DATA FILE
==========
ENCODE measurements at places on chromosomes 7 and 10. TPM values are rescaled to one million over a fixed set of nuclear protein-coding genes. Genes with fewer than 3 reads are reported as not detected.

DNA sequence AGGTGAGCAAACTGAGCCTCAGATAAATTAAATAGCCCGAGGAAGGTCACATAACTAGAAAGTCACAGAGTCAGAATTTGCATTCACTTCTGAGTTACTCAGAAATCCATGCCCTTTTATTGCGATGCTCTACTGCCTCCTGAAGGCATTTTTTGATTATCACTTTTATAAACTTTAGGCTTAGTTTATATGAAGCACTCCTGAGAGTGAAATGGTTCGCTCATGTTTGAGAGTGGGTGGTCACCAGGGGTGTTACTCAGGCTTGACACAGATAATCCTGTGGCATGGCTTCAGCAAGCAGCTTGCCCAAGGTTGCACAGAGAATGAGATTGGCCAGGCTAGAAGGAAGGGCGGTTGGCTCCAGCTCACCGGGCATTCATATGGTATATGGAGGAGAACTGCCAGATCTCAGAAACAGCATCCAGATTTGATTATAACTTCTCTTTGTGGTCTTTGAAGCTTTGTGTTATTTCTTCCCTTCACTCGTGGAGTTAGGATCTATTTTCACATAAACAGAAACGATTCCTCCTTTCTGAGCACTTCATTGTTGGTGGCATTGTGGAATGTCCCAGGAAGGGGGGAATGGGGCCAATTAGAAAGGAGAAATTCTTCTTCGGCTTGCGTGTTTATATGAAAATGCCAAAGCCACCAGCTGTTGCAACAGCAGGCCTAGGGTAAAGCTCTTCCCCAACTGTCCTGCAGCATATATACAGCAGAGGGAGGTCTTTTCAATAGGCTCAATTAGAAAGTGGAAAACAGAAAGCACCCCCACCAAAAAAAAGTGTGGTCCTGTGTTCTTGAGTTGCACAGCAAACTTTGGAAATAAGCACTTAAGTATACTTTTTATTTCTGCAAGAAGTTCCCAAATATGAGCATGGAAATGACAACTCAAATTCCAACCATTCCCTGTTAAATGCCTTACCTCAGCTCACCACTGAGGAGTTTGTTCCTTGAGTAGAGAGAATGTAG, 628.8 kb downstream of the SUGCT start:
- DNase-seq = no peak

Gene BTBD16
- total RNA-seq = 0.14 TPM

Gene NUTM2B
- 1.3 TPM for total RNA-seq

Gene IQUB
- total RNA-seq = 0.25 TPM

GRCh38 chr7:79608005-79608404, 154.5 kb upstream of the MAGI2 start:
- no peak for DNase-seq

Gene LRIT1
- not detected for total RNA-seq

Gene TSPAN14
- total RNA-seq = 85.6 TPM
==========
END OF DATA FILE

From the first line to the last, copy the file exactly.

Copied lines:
ENCODE measurements at places on chromosomes 7 and 10. TPM values are rescaled to one million over a fixed set of nuclear protein-coding genes. Genes with fewer than 3 reads are reported as not detected.

DNA sequence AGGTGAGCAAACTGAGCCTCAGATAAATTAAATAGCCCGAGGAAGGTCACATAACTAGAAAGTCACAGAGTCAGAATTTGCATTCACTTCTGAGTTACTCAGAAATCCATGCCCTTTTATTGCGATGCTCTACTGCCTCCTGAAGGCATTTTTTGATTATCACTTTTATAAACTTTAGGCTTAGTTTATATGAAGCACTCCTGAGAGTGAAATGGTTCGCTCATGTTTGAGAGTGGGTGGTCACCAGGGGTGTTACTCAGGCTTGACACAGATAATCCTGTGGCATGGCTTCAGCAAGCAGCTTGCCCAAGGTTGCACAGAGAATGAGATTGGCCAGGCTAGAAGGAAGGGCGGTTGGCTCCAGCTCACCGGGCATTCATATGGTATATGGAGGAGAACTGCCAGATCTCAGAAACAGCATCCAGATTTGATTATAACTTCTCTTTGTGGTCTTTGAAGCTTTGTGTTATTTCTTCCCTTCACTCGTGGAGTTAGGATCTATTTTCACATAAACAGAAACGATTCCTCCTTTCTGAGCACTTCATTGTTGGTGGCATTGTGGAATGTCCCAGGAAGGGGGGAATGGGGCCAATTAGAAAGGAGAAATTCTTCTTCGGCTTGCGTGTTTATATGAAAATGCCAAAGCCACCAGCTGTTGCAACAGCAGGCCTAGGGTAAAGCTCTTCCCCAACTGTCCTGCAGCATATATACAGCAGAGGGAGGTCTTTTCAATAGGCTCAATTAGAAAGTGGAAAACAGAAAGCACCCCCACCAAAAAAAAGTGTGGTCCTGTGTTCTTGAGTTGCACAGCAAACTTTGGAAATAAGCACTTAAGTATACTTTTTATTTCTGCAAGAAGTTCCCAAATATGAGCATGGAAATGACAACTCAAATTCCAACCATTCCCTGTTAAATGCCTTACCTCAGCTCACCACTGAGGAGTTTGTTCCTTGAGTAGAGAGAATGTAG, 628.8 kb downstream of the SUGCT start:
- DNase-seq = no peak

Gene BTBD16
- total RNA-seq = 0.14 TPM

Gene NUTM2B
- 1.3 TPM for total RNA-seq

Gene IQUB
- total RNA-seq = 0.25 TPM

GRCh38 chr7:79608005-79608404, 154.5 kb upstream of the MAGI2 start:
- no peak for DNase-seq

Gene LRIT1
- not detected for total RNA-seq

Gene TSPAN14
- total RNA-seq = 85.6 TPM